Magnolia has developed a number of revolutionary new thin film solar cell technologies that employ nanostructured materials and designs. Magnolia's transformational approach to thin film solar cells is based upon breakthrough discoveries in nanostructured solar cell designs and optical coatings engineering.
Magnolia has developed anti-reflective coatings that are far superior to what is being used in the industry today. Most solar cells suffer from a reduction of efficiency due to reflection of some of the incident sun light away from the solar cell. The energy in the reflected light is not converted to electric power and the loss of this power affects the efficiency of the cell. Our anti-reflection technology reduces the loss of power due to reflection of negligible levels, thereby allowing more sun light to be absorbed for a higher efficiency.
The engineering employed in our technology is designed to increase the photovoltaic operating voltage while capturing a larger part of the solar spectrum, and the unique nanostructure-based optical coatings to minimize reflection losses which enhances the light trapping within the photovoltaic devices. Our design uses nanostructure to horizontally scatter light that enters the cell to substantially increase the travel path of the light. This innovation addresses another shortcoming of the traditional solar cells where the travel path, particularly in thin-film solar cells, is small and therefore all the energy that enters the cell is not converted to electric power.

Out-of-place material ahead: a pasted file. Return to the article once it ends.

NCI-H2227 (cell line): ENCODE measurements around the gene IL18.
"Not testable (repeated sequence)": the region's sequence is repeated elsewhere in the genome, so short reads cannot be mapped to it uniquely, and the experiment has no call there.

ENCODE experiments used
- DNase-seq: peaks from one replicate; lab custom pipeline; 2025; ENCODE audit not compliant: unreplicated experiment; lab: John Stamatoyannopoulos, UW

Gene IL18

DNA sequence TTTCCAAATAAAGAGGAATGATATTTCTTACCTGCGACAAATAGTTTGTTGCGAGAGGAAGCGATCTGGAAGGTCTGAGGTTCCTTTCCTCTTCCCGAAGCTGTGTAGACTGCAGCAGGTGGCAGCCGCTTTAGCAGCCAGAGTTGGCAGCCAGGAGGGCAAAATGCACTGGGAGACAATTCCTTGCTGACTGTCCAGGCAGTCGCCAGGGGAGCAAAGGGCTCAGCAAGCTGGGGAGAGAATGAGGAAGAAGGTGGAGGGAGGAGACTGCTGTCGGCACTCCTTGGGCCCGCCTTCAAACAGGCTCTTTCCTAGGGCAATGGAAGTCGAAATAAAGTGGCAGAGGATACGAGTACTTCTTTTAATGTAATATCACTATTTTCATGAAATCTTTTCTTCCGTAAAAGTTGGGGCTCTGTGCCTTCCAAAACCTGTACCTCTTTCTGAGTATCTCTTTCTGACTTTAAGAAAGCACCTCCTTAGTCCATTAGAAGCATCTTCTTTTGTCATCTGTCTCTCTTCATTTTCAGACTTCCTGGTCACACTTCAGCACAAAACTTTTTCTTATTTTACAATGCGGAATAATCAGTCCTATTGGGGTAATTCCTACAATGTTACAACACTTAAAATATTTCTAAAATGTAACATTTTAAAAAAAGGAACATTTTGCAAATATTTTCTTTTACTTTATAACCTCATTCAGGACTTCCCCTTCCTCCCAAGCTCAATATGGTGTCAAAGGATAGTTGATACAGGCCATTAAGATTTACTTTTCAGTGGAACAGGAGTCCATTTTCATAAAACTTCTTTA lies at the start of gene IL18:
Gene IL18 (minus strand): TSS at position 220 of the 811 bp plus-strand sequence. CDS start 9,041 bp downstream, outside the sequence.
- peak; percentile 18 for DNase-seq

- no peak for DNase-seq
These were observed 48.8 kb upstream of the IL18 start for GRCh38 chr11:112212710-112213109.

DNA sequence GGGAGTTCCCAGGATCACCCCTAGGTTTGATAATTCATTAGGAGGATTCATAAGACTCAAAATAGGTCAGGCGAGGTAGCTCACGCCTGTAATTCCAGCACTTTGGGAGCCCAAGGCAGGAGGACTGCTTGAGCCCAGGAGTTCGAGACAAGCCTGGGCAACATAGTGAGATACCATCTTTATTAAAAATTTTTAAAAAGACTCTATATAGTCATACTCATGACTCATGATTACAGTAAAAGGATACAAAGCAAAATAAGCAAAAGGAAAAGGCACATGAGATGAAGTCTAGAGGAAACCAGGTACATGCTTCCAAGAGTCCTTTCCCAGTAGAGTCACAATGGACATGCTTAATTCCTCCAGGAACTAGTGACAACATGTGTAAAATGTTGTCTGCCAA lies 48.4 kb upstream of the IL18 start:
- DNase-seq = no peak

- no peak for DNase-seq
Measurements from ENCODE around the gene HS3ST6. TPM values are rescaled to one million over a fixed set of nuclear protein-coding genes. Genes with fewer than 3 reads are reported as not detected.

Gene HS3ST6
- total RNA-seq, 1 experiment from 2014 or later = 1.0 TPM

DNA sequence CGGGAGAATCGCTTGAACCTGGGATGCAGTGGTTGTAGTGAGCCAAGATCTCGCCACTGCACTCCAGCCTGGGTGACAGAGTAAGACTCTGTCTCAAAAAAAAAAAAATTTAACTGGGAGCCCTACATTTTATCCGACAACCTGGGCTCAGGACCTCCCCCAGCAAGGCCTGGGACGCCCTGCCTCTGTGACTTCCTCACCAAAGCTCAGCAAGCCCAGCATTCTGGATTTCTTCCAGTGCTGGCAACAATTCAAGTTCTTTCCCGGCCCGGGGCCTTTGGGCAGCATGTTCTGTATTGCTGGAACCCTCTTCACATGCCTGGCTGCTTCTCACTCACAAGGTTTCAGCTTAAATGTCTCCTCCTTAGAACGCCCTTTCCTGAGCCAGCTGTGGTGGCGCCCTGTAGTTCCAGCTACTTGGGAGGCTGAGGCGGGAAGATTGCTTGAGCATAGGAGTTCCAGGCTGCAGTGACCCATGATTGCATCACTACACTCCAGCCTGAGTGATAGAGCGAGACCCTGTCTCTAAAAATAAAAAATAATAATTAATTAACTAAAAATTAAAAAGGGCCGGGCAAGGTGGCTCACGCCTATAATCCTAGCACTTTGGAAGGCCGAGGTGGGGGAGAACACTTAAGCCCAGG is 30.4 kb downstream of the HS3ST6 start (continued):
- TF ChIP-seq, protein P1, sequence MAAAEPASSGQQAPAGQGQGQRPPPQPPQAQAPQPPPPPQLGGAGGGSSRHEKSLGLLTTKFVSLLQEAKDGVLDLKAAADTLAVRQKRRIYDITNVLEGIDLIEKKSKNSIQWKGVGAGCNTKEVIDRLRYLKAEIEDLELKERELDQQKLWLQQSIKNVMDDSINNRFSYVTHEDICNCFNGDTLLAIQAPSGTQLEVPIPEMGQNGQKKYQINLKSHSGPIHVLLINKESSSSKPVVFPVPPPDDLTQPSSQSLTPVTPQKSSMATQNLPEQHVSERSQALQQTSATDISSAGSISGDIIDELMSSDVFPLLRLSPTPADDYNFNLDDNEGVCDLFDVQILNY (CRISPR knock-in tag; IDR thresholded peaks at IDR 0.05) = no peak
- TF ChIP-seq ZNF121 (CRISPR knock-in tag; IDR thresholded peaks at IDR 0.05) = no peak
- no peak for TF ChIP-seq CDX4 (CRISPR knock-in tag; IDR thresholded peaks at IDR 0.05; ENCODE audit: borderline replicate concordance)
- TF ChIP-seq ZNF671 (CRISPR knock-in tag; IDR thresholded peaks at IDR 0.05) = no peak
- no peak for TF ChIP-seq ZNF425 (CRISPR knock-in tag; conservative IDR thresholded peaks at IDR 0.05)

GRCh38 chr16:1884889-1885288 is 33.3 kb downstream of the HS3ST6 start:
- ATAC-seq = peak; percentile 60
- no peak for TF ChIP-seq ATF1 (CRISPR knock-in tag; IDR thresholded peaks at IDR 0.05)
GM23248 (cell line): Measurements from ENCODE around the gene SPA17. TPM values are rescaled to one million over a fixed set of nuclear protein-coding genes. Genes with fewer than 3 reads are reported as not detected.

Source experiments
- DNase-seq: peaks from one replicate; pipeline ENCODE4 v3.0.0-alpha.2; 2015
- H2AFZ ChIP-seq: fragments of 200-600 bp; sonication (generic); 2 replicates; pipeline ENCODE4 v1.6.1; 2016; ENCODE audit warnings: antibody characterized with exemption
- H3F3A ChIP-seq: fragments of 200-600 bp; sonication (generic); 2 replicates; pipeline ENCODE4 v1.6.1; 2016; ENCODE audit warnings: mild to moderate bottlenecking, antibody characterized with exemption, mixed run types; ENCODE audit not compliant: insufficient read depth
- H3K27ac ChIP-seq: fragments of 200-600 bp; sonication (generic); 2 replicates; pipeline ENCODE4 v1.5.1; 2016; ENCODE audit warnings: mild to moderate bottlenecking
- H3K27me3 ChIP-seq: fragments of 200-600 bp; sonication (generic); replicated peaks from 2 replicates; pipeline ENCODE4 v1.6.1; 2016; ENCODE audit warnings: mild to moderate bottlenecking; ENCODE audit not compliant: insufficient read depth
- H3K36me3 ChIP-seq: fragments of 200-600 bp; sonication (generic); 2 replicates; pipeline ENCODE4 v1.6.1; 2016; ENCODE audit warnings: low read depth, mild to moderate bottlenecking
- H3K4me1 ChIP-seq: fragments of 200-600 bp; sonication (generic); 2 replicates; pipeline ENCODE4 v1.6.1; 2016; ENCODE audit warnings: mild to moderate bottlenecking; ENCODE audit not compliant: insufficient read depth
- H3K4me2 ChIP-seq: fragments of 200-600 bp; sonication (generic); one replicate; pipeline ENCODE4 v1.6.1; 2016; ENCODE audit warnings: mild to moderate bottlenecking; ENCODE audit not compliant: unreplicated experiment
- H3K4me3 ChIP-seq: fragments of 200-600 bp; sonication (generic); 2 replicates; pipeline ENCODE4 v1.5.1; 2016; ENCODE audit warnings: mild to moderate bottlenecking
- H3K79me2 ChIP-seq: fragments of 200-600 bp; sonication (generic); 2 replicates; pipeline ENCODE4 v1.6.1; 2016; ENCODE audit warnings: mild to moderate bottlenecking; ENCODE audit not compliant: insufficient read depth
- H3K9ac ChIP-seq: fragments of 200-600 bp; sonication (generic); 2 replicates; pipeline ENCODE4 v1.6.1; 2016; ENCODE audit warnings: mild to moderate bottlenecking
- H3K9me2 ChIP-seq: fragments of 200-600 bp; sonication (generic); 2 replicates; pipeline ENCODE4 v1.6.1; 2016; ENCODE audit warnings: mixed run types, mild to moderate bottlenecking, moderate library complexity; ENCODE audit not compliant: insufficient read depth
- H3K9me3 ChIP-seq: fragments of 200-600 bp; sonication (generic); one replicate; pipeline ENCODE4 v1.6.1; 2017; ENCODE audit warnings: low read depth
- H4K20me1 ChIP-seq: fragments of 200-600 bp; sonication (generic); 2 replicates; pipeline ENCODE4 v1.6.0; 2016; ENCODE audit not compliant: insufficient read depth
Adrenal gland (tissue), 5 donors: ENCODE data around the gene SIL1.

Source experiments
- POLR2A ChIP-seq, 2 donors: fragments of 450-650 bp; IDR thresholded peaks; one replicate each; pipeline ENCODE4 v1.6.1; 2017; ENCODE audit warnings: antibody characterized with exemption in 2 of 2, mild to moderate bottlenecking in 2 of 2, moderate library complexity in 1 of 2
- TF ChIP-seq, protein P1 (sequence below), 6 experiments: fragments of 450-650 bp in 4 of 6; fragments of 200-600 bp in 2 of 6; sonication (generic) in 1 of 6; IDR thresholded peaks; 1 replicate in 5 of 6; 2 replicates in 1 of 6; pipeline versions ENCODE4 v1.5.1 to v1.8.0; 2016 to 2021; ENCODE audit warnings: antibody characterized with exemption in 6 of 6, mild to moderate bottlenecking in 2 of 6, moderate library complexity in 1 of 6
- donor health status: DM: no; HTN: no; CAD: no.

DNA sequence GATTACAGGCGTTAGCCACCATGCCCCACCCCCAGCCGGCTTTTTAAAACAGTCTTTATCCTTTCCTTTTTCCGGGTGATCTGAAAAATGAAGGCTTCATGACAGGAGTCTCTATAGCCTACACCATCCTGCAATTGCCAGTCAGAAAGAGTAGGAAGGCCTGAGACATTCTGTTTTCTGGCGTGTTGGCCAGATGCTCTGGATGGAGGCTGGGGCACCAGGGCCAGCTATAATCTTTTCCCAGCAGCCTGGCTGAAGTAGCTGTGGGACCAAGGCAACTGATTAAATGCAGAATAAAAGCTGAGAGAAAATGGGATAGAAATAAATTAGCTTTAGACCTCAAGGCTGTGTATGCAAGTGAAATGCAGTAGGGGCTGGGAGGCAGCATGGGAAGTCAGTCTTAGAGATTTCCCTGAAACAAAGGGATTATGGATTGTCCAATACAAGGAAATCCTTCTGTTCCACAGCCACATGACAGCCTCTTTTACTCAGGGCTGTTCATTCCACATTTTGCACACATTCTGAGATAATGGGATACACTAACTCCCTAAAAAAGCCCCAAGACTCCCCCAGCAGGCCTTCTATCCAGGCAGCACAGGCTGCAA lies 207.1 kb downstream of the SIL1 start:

With this approach, Magnolia is aiming to dramatically enhance the power-generating capability of photovoltaic systems by developing low cost, thin film technology that delivers unprecedented levels of electrical energy per unit area. Magnolia has filed several patent applications for its revolutionary photovoltaic solar cell device designs and methods of manufacturing. The technologies related to these patent filings address the fundamental performance limitations in existing thin film solar cells. These technologies result in higher solar electric conversion efficiency by increasing both the voltage and current output of thin film solar cells